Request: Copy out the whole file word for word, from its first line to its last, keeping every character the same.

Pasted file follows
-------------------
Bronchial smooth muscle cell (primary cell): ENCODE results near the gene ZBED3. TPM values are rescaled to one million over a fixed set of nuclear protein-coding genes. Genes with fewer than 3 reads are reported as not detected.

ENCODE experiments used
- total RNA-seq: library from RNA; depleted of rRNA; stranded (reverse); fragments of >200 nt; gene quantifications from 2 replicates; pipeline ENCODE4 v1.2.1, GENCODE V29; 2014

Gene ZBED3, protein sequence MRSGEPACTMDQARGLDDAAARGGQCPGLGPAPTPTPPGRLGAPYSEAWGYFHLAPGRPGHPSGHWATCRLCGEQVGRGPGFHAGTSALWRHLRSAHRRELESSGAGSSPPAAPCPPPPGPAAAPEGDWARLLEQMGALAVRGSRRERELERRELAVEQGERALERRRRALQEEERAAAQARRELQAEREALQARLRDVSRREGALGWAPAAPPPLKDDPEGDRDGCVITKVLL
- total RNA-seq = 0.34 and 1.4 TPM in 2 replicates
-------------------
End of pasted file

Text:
Bronchial smooth muscle cell (primary cell): ENCODE results near the gene ZBED3. TPM values are rescaled to one million over a fixed set of nuclear protein-coding genes. Genes with fewer than 3 reads are reported as not detected.

ENCODE experiments used
- total RNA-seq: library from RNA; depleted of rRNA; stranded (reverse); fragments of >200 nt; gene quantifications from 2 replicates; pipeline ENCODE4 v1.2.1, GENCODE V29; 2014

Gene ZBED3, protein sequence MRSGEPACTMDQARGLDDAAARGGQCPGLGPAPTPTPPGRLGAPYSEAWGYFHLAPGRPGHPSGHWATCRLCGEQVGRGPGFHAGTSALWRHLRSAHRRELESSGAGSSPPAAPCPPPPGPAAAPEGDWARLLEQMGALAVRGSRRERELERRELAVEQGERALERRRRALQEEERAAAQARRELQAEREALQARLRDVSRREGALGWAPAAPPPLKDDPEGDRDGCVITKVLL
- total RNA-seq = 0.34 and 1.4 TPM in 2 replicates